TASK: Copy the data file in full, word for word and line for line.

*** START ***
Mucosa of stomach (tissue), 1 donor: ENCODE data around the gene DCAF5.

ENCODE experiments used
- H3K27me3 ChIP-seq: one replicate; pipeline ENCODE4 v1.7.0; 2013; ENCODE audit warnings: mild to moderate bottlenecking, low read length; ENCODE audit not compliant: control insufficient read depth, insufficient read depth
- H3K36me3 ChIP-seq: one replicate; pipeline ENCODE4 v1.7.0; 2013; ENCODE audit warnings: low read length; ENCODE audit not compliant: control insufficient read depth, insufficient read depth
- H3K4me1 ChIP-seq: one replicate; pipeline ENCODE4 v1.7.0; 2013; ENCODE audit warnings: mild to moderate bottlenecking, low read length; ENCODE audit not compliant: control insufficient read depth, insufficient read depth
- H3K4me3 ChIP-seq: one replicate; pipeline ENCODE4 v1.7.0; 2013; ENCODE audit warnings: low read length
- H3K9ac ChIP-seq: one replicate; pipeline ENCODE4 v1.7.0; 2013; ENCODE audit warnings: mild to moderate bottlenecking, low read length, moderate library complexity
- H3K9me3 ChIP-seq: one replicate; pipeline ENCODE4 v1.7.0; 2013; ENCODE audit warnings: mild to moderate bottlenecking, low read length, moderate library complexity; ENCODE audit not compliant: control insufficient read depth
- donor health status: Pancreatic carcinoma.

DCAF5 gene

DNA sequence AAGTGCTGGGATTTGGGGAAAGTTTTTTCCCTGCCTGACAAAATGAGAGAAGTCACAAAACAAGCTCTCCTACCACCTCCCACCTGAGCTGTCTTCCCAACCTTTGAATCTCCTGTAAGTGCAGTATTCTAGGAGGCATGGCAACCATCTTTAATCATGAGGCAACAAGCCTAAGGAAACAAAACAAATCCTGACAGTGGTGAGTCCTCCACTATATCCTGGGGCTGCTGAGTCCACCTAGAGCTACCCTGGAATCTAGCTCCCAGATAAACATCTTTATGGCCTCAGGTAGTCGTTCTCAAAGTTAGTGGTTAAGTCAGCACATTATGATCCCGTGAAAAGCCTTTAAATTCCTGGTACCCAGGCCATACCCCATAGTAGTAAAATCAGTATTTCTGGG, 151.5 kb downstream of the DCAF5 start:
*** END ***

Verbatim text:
Mucosa of stomach (tissue), 1 donor: ENCODE data around the gene DCAF5.

ENCODE experiments used
- H3K27me3 ChIP-seq: one replicate; pipeline ENCODE4 v1.7.0; 2013; ENCODE audit warnings: mild to moderate bottlenecking, low read length; ENCODE audit not compliant: control insufficient read depth, insufficient read depth
- H3K36me3 ChIP-seq: one replicate; pipeline ENCODE4 v1.7.0; 2013; ENCODE audit warnings: low read length; ENCODE audit not compliant: control insufficient read depth, insufficient read depth
- H3K4me1 ChIP-seq: one replicate; pipeline ENCODE4 v1.7.0; 2013; ENCODE audit warnings: mild to moderate bottlenecking, low read length; ENCODE audit not compliant: control insufficient read depth, insufficient read depth
- H3K4me3 ChIP-seq: one replicate; pipeline ENCODE4 v1.7.0; 2013; ENCODE audit warnings: low read length
- H3K9ac ChIP-seq: one replicate; pipeline ENCODE4 v1.7.0; 2013; ENCODE audit warnings: mild to moderate bottlenecking, low read length, moderate library complexity
- H3K9me3 ChIP-seq: one replicate; pipeline ENCODE4 v1.7.0; 2013; ENCODE audit warnings: mild to moderate bottlenecking, low read length, moderate library complexity; ENCODE audit not compliant: control insufficient read depth
- donor health status: Pancreatic carcinoma.

DCAF5 gene

DNA sequence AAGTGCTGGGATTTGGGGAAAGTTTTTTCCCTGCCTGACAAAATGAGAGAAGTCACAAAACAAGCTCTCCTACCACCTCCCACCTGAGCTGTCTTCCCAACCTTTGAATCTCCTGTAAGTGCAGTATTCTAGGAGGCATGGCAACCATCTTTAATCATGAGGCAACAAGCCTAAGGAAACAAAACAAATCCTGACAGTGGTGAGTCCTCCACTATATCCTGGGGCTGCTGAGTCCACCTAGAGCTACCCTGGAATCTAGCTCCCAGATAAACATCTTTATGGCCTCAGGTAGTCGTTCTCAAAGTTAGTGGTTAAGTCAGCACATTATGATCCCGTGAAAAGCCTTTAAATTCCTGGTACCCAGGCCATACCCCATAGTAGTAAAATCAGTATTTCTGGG, 151.5 kb downstream of the DCAF5 start: